By STEVEN NALLEY
Elva Kaye Lance once knew the woman her award is named after.
The late Edythe McArthur was a band director at a high school in Wayne County in the 1960s, Lance said, at a time when few women taught band in Mississippi and most were at the middle school level. She said her own high school band director was McArthur’s husband, but the McArthurs often worked together with students in Waynesboro like her.
“Edythe often critiqued our band rehearsals and performances and provided additional instruction,” Lance said. “When I was a music major at MSU, the McArthurs were directors in the Starkville schools, and they provided me the opportunity to teach private lessons in the system and work with the students in the band program. It was through this opportunity that I really began to learn the instruments, the literature and the rehearsals skills necessary to be a band director.”
Since 2002, Lance has been Mississippi State University’s first female director of bands, and she was recently recognized at the Mississippi Bandmasters Association’s state clinic for her work with the first Edythe McArthur Outstanding Director Award.
Linda Davis, band director of South Panola High School, was one of the founding members of the Women’s Band Directors Association of Mississippi, which selected Lance as the winner. The women’s association itself is only three years old, she said, and the award was created to recognize those who blaze trails for women’s success in band directing the way McArthur did.
“(McArthur) did do a lot to establish that women could be successful band directors in our state at the high school and junior high levels,” Davis said. “Because of (Lance’s) record, she too has done a lot for women band directors. Starting out with high school bands, and now at the university level, it’s pretty terrific what she’s done to not only mentor women band directors but also music education majors in the state.”
Lance said McArthur earned recognition simply by excelling at her job, by developing music students who performed well above their grade level.
“Whether with students or other colleagues, she was recognized for her direct, no-nonsense approach and the successful performances of her student musicians,” Lance said. “She was never reluctant to challenge her students or her colleagues, and her demanding style produced outstanding musicians. While my teaching style reflects my personality, I have tried to model the fundamental approach to instruction and the expectation of achievement established through those early experiences.”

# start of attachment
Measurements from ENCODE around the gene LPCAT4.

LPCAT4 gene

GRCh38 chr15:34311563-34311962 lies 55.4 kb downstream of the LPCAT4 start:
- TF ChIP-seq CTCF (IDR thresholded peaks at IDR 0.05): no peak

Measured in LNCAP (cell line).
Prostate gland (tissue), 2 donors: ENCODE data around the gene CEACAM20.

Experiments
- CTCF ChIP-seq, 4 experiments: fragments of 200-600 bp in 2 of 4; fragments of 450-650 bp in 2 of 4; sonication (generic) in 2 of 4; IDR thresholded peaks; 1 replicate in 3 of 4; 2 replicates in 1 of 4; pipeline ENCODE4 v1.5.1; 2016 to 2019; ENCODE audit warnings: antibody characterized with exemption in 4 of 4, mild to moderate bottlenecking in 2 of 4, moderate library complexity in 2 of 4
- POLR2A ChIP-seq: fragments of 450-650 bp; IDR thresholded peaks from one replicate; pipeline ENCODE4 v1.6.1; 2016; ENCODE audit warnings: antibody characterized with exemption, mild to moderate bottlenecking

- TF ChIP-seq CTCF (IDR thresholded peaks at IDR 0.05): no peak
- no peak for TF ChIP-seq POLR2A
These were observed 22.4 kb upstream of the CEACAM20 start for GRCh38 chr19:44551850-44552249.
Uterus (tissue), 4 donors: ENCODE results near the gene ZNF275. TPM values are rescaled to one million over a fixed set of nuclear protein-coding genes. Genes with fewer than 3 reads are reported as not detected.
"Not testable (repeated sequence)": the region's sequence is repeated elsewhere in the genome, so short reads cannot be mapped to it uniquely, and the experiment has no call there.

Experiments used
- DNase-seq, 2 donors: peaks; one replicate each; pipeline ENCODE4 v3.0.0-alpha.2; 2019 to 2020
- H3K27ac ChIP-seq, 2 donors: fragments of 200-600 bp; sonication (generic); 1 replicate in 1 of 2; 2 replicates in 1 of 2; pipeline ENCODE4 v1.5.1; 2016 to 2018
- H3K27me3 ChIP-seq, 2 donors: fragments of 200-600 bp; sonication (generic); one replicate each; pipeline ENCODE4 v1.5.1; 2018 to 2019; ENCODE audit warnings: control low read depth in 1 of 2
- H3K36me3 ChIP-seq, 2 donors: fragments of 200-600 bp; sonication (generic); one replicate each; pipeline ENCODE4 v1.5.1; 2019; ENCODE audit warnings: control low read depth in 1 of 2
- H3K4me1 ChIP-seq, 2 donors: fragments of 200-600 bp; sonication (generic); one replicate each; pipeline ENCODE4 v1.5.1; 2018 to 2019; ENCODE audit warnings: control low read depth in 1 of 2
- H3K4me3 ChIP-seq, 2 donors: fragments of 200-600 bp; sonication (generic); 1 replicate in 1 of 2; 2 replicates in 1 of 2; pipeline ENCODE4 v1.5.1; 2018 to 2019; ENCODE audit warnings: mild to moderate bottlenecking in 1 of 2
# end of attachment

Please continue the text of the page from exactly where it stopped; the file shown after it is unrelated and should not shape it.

Jay McArthur, son of Edythe and president of the Mississippi Bandmaster’s Association, said Lance has become a success in her own right.
“She has developed through her tenure a very fine program at Mississippi State,” Jay said. “She has a tremendous desire to make sure her students are as prepared as she can possibly make them to tackle what is a very difficult profession. She and my mother were very close. There could have been no more fitting first winner (of this award) than Elva Kaye Lance.”
Lance was hired as assistant band director in 1992, becoming associate director of bands in 1999 and then director of bands three years later. She said she is proud to serve the college and the Famous Maroon Band she graduated from years ago.
“As director of bands, I have the rare privilege of working with the MSU students of the present, interacting with the students of the past, and working to identify and recruit MSU students for the future,” Lance said. “The opportunity to have that interaction is something that I find very special and really enjoy. As a musician, the opportunity to explore music with our top musicians is a treat and is the highlight of each day. As an alumnae, it is also fun to be a part of our athletic environment and support the Bulldogs.”
Lance is also the only female director of bands in the SEC, but she said opportunities for women in music education have progressed well beyond what she faced when her career started and even further beyond what Edythe McArthur faced in the 1950s.
“There are many women band directors around the country enjoying success in various positions throughout the secondary schools and at the university level,” Lance said. “In the early years of my career, one most often found opportunity for women to teach band at the middle school level. The greatest challenge is always balancing your personal life with the performance demands of your own program, the demanding schedule as an active clinician and adjudicator, and the recruiting and administrative challenges of running a band program. I think a positive work environment and colleagues that you respect and enjoy makes juggling all these responsibilities much easier and work much more fun.”